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  1. Introduction

    Predictive models have been used to aid early diagnosis of PCOS, though existing models are based on small sample sizes and limited to fertility clinic populations. We built a predictive model using machine learning algorithms based on an outpatient population at risk for PCOS to predict risk and facilitate earlier diagnosis, particularly among those who meet diagnostic criteria but have not received a diagnosis.

    Methods

    This is a retrospective cohort study from a SafetyNet hospital’s electronic health records (EHR) from 2003-2016. The study population included 30,601 women aged 18-45 years without concurrent endocrinopathy who had any visit to Boston Medical Center for primary care, obstetrics and gynecology, endocrinology, family medicine, or general internal medicine. Four prediction outcomes were assessed for PCOS. The first outcome was PCOS ICD-9 diagnosis with additional model outcomes of algorithm-defined PCOS. The latter was based on Rotterdam criteria and merging laboratory values, radiographic imaging, and ICD data from the EHR to define irregular menstruation, hyperandrogenism, and polycystic ovarian morphology on ultrasound.

    Results

    We developed predictive models using four machine learning methods: logistic regression, supported vector machine, gradient boosted trees, and random forests. Hormone values (follicle-stimulating hormone, luteinizing hormone, estradiol, and sex hormone binding globulin) were combined to create a multilayer perceptron score using a neural network classifier. Prediction of PCOS prior to clinical diagnosis in an out-of-sample test set of patients achieved an average AUC of 85%, 81%, 80%, and 82%, respectively in Models I, II, III and IV. Significant positive predictors of PCOS diagnosis across models included hormone levels and obesity; negative predictors included gravidity and positive bHCG.

    Conclusion

    Machine learning algorithms were used to predict PCOS based on a large at-risk population. This approach may guide early detection of PCOS within EHR-interfaced populations to facilitate counseling and interventions that may reduce long-term health consequences. Our model illustrates the potential benefits of an artificial intelligence-enabled provider assistance tool that can be integrated into the EHR to reduce delays in diagnosis. However, model validation in other hospital-based populations is necessary.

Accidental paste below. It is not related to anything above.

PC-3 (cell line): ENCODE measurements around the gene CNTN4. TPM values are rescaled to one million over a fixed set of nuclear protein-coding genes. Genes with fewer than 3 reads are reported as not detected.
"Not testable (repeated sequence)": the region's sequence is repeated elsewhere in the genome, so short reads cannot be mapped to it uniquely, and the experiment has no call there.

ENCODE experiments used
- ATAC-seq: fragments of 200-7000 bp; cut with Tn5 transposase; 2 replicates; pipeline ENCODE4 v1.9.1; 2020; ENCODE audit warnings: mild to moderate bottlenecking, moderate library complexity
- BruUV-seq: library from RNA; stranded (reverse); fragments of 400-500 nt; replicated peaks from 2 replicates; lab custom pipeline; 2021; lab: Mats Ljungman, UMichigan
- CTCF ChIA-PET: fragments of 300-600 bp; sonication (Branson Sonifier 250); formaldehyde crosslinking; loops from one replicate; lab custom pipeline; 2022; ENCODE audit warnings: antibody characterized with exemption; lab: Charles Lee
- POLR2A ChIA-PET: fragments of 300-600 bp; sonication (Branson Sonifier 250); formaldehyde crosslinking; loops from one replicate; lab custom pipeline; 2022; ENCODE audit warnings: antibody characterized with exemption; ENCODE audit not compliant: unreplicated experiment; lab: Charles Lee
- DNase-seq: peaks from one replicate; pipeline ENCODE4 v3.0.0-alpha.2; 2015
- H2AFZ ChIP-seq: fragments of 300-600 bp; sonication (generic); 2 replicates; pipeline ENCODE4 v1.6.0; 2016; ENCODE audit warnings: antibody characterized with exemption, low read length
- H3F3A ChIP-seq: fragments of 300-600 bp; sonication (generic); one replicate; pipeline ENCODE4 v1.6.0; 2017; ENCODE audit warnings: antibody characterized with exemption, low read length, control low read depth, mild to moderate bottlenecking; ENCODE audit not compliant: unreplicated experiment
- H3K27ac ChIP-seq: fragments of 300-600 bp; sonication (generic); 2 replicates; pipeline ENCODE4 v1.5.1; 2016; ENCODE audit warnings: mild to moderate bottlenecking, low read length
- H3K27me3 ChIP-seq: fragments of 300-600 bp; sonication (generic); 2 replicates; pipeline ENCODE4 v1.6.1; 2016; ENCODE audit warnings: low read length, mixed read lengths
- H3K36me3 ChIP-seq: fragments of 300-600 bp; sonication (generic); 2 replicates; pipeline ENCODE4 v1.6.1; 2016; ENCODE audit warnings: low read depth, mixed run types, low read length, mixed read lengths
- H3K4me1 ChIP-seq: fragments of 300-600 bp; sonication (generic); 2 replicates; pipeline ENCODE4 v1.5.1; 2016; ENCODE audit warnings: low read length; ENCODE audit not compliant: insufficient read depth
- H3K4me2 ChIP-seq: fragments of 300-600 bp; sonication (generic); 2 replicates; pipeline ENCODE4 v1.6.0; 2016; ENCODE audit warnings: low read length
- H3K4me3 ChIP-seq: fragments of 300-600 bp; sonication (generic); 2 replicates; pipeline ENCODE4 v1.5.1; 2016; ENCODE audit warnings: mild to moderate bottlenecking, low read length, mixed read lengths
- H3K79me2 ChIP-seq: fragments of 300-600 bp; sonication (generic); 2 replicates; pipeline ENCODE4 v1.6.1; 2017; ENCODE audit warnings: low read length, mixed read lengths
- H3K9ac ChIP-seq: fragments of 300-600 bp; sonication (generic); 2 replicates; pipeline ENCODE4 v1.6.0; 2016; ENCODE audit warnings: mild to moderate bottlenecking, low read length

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    Free, publicly-accessible full text available January 30, 2025
  2. Abstract Purpose of Review

    Preparing for pandemics requires a degree of interdisciplinary work that is challenging under the current paradigm. This review summarizes the challenges faced by the field of pandemic science and proposes how to address them.

    Recent Findings

    The structure of current siloed systems of research organizations hinders effective interdisciplinary pandemic research. Moreover, effective pandemic preparedness requires stakeholders in public policy and health to interact and integrate new findings rapidly, relying on a robust, responsive, and productive research domain. Neither of these requirements are well supported under the current system.

    Summary

    We propose a new paradigm for pandemic preparedness wherein interdisciplinary research and close collaboration with public policy and health practitioners can improve our ability to prevent, detect, and treat pandemics through tighter integration among domains, rapid and accurate integration, and translation of science to public policy, outreach and education, and improved venues and incentives for sustainable and robust interdisciplinary work.

     
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  3. Objectives

    To evaluate the association between preconception contraceptive use and miscarriage.

    Design

    Prospective cohort study.

    Setting